If you live on Madison’s near eastside, you may have noticed an uptick in the number of people walking through your neighborhood during the last week of April. They would have been wearing headphones connected to an iPhone or tablet and might have been gazing at what, to you, appeared to be some rather mundane aspect of the landscape. Some of them probably looked a little lost.
These intrepid explorers were actually students in an undergraduate International Studies class taught by geography professor Stephen Young. The course focuses on the challenges raised by new forms of global interdependency. But what can students learn about globalization by walking through Madison?
Quite a lot, as it turns out. While Madison might not exert the same kind of influence over world economic affairs as Chicago or Shanghai, its social and physical geographies have been sculpted in critical ways by its evolving connections with other parts of the globe. Our local landscape is very much globally produced.
The idea for the guided walking tour emerged from a conversation between professors Stephen Young and Robert Roth. While Stephen is a Human Geographer interested in global political-economic processes, Rob’s expertise lies in cartography and geovisualization. The “Global Madison” project, as it came to be known, seemed like a perfect opportunity for collaboration.
The project began with Stephen and a graduate student, Mario Bruzzone, researching five landmarks on the isthmus. They chose an apartment building that had once been a shoe factory, an old train station, the MGE power plant, a community center, and the Madison Candy Company (now Ground Zero café). In the first half of the 20th century, these spaces were part of a growing manufacturing sector in Madison.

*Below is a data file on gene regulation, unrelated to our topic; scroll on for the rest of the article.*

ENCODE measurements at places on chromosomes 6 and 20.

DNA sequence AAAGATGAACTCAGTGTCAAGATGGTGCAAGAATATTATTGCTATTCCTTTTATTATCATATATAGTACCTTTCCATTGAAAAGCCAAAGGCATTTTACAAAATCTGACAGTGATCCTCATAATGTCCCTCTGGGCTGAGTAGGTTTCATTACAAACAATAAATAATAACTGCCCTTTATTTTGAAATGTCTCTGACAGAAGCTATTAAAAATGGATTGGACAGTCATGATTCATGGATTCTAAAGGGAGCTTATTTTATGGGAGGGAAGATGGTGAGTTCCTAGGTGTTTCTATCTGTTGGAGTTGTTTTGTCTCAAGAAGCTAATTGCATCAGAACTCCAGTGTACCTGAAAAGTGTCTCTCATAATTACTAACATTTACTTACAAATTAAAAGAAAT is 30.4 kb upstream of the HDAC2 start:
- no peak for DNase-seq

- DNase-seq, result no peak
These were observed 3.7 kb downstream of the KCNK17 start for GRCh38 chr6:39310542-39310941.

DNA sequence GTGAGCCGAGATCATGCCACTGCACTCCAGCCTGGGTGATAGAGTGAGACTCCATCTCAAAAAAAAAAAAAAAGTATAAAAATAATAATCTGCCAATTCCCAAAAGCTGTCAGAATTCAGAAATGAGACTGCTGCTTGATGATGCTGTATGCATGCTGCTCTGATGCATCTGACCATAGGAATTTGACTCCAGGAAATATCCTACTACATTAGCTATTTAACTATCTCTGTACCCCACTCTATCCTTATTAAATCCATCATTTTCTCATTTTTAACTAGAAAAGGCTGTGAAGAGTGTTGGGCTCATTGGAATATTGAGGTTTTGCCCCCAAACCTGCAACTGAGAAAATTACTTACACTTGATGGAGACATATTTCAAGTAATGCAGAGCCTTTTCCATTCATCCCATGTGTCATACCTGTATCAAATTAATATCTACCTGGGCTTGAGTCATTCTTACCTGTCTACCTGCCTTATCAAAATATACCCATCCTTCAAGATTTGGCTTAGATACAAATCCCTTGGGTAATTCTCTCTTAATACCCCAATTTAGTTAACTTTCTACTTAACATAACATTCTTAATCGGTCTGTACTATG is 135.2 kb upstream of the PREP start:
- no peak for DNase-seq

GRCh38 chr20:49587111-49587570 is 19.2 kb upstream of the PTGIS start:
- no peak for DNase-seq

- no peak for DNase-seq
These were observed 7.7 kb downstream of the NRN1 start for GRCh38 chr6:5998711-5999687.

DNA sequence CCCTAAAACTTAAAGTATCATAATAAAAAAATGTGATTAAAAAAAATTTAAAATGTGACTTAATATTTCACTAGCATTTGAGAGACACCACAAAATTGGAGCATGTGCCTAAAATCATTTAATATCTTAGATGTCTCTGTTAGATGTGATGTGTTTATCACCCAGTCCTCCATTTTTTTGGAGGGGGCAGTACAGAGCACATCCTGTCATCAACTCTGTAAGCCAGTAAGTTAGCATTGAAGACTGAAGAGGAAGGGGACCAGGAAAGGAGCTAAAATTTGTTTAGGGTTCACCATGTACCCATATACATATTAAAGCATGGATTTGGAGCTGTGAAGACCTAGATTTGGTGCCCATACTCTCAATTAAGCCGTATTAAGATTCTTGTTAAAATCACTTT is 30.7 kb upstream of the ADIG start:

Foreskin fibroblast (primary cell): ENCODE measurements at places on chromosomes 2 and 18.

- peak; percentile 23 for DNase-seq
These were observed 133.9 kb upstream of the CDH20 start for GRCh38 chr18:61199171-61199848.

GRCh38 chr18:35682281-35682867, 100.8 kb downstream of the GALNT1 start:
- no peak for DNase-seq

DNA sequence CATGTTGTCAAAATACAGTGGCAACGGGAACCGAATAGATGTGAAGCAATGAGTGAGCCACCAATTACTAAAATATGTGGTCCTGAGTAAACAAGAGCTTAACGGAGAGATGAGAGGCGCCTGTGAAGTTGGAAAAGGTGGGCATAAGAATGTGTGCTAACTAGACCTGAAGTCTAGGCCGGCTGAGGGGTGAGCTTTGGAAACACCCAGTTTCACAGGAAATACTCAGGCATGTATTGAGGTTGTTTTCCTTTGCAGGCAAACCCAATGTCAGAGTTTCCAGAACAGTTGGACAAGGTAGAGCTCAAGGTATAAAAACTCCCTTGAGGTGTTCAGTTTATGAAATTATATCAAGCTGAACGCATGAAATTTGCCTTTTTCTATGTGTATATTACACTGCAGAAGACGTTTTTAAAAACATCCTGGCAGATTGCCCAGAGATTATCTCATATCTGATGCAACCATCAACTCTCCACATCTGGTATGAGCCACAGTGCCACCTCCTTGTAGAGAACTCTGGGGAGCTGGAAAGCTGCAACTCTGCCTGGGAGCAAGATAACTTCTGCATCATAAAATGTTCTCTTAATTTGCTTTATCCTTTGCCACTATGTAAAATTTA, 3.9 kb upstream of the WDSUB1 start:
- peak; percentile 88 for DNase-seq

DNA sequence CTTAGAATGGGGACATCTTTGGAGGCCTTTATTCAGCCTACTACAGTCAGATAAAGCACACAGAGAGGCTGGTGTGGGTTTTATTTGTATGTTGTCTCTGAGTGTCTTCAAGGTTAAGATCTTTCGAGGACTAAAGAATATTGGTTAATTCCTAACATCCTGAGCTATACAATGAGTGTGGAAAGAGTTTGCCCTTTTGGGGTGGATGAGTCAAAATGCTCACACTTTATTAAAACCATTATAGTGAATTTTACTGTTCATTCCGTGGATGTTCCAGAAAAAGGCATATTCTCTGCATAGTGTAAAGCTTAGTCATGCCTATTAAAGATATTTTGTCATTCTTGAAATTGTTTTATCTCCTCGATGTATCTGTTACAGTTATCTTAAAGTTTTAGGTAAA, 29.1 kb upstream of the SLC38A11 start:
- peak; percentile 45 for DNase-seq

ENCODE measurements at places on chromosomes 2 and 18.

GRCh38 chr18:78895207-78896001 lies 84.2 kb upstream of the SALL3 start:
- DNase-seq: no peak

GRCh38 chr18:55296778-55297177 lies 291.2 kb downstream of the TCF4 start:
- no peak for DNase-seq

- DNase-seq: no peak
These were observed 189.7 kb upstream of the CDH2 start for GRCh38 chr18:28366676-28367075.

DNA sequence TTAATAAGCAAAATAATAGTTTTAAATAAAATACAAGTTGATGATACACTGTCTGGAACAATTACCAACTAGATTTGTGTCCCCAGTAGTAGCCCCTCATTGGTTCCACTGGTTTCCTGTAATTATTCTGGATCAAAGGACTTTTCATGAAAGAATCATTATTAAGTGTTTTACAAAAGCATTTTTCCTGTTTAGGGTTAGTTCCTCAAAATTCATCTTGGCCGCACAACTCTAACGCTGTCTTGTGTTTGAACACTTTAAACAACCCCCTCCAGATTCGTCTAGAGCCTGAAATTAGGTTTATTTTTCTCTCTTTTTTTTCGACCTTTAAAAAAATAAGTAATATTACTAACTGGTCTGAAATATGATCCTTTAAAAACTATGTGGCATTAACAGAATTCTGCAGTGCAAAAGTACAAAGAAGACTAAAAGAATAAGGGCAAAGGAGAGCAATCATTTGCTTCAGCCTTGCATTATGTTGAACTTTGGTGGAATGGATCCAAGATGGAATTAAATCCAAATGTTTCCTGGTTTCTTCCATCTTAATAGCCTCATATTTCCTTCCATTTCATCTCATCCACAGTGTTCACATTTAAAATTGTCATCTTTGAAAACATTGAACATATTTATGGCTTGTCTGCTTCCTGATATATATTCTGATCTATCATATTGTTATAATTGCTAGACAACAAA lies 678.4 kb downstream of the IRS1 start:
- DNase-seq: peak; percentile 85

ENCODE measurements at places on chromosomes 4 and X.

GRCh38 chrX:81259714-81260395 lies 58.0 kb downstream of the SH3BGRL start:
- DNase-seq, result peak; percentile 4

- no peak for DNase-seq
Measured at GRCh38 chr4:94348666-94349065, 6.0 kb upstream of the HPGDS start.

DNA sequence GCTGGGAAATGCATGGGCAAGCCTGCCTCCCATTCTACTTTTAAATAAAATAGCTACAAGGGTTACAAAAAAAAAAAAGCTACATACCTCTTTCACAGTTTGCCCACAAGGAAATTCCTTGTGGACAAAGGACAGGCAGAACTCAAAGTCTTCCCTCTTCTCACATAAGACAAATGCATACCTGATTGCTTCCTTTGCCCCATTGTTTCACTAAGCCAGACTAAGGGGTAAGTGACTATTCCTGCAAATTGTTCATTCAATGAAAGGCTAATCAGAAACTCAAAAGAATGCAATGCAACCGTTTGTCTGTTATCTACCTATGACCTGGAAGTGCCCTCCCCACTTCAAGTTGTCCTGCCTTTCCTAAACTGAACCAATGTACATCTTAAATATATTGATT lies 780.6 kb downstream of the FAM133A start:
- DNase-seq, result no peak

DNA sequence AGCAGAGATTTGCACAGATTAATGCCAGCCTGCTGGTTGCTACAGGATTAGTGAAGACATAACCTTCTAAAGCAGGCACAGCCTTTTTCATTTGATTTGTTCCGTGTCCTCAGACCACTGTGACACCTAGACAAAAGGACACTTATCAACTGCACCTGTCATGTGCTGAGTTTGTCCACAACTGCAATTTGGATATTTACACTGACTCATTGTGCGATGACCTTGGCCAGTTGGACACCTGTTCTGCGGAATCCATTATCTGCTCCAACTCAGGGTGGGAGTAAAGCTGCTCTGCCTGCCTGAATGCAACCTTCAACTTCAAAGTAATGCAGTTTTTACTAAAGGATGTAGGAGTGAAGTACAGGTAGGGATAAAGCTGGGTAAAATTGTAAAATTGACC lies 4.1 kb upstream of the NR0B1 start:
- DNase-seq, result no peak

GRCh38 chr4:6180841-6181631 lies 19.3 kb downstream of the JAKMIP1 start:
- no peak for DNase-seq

Due to changes in technology and trade policies, services rather than manufacturing drive the local economy today. But those older economic relations remain sedimented in the landscape. Meanwhile, the decline of manufacturing in cities like Madison has been paralleled by the emergence of new industrial spaces in countries like China, which produce many of the goods that are sold in stores along the isthmus.
Next came the tricky part: how to incorporate all this information into a guided walking tour of the area. This is where Rob and a team of students in his graduate seminar came in (pictured left). Over the course of a semester, they built a mobile, interactive map that would take the students on a journey through space and time. The online map routed them to the five landmarks where they would be provided information through text, audio clips, maps and historical images. The students were also given a series of prompts encouraging them to reflect on what the landscape taught them about globalization. They then developed these ideas into a photo essay for a class assignment.
In 2014-15, nearly 500 students successfully completed the walking tour. As well as enhancing their understanding of globalization, the project also had a research component. Rob’s design team used surveys and participant observation to collect information about how students interacted with the technology, what they found most challenging, and – very important – where they got lost! Those findings are being published in a forthcoming, multi-authored paper and will inform future experiments with mobile mapping technologies.
If you want to experience the tour for yourself – by foot or from a computer – you can access the map here.